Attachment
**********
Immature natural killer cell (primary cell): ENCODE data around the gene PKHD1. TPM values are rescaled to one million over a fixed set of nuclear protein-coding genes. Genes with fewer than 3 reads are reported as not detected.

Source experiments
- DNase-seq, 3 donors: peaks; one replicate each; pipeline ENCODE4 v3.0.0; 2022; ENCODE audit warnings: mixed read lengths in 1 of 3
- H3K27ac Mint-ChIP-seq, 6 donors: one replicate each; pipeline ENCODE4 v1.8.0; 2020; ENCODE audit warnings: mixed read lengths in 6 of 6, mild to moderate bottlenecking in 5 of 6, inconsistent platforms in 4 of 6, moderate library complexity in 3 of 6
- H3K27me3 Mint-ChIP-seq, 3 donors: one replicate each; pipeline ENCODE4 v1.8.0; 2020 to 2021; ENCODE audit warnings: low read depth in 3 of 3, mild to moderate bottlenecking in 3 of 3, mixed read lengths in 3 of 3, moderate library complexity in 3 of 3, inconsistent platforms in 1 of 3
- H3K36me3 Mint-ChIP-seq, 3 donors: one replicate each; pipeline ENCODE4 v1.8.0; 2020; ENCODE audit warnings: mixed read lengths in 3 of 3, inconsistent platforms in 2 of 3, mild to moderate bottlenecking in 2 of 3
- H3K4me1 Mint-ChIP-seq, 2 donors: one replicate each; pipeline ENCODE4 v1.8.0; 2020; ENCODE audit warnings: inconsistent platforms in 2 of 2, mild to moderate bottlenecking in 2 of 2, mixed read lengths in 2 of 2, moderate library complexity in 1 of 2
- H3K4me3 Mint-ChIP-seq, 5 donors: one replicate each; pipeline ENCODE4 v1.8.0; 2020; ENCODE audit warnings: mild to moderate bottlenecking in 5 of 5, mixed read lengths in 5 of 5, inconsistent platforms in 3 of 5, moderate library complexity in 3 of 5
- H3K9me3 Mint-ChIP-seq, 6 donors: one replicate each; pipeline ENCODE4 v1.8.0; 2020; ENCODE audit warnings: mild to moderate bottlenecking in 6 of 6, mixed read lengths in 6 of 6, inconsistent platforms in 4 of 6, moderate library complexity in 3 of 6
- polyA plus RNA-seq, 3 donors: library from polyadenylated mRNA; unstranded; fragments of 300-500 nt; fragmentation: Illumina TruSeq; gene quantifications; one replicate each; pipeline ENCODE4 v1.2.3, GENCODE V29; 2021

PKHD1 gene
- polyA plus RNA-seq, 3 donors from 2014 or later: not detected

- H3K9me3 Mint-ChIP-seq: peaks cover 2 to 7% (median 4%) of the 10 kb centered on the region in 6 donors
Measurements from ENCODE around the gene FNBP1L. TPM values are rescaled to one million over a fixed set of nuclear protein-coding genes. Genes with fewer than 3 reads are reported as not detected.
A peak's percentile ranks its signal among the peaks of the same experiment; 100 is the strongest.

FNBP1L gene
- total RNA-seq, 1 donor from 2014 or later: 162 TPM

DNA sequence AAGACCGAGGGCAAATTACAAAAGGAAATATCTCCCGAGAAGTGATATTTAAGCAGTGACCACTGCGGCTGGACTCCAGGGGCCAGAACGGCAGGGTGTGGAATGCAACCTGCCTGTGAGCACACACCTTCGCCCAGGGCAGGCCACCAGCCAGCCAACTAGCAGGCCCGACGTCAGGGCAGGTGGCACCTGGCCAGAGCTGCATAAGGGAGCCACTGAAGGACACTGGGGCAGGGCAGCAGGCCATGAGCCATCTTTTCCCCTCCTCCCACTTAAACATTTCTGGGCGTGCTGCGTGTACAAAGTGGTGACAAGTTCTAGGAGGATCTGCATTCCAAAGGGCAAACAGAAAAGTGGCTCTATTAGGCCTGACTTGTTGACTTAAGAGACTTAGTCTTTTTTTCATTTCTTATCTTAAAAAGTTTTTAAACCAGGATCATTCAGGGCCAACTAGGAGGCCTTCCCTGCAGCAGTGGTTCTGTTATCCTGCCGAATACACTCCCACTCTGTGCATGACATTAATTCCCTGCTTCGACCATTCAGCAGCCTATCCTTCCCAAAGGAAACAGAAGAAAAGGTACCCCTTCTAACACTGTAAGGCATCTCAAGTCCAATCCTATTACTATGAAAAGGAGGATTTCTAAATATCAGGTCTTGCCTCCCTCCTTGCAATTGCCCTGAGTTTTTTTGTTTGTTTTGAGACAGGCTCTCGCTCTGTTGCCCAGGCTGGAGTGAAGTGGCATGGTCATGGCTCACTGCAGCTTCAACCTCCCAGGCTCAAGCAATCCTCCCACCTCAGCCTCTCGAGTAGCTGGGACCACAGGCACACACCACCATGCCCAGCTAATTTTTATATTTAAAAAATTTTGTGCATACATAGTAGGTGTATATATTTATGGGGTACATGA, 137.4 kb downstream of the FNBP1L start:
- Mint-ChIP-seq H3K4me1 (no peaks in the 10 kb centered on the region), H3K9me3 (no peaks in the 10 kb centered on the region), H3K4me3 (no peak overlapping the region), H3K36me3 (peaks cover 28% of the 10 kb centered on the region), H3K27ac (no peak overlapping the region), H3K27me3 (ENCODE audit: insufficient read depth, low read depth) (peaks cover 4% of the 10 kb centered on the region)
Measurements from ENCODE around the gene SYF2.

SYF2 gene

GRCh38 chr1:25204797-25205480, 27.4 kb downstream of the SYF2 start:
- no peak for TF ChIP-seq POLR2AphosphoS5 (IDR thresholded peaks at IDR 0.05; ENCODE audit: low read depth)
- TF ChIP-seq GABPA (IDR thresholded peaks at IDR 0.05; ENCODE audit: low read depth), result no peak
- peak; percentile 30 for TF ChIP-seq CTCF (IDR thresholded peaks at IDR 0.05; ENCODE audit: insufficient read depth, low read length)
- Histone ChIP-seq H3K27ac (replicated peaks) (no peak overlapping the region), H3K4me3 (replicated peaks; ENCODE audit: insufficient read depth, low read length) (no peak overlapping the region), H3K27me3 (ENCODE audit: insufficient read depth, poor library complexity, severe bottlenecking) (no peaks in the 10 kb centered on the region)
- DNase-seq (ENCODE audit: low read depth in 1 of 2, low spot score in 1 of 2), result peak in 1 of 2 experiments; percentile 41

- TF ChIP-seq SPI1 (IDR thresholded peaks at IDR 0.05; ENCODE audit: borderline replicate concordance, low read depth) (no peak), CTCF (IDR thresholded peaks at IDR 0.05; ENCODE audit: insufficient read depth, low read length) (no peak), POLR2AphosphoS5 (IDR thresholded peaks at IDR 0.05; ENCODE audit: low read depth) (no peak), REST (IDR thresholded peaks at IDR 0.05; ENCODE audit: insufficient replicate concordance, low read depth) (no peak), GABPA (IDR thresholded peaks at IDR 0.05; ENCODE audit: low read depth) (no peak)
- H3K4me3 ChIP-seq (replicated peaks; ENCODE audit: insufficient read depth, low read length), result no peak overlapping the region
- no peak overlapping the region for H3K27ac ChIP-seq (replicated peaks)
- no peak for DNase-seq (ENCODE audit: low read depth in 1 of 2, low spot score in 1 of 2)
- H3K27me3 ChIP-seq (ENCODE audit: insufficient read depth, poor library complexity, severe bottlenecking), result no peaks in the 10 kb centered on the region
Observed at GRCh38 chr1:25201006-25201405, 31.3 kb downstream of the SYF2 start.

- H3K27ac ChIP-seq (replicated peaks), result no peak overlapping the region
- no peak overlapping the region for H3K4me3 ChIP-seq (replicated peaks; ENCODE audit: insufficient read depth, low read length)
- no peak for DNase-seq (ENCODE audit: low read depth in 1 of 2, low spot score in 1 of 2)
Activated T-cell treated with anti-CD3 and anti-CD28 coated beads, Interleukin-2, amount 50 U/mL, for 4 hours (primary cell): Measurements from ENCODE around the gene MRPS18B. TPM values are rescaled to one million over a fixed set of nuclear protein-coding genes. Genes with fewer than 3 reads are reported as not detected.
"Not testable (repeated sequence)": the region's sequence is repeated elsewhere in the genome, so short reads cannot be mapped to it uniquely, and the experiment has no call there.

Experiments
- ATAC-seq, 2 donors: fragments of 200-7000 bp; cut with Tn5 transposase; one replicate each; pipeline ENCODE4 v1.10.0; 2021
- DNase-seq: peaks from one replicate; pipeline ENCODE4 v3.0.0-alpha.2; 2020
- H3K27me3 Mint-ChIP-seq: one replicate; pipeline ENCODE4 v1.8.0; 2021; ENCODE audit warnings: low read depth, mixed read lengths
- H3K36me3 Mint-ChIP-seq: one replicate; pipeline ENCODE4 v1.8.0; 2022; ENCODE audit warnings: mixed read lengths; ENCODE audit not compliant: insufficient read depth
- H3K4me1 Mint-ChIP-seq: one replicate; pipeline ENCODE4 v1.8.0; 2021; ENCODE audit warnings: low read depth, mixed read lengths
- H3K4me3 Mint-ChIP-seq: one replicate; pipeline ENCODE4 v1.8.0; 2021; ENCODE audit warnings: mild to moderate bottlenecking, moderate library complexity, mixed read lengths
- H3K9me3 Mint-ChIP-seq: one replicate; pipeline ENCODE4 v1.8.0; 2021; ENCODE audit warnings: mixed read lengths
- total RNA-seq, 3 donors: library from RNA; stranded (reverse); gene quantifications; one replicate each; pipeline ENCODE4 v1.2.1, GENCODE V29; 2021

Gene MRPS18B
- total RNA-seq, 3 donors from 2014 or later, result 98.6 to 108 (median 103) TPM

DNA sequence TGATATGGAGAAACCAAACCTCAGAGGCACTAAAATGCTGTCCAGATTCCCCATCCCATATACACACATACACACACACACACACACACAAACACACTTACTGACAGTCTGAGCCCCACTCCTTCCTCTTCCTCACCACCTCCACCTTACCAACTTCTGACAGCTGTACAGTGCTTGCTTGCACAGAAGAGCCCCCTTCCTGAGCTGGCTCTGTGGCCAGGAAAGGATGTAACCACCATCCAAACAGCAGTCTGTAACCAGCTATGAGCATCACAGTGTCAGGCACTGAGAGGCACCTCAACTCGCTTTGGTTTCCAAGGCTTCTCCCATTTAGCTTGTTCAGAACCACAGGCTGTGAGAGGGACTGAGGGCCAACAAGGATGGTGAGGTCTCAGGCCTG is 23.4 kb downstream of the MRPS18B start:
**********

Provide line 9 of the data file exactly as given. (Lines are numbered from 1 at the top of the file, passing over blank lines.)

- H3K9me3 Mint-ChIP-seq, 6 donors: one replicate each; pipeline ENCODE4 v1.8.0; 2020; ENCODE audit warnings: mild to moderate bottlenecking in 6 of 6, mixed read lengths in 6 of 6, inconsistent platforms in 4 of 6, moderate library complexity in 3 of 6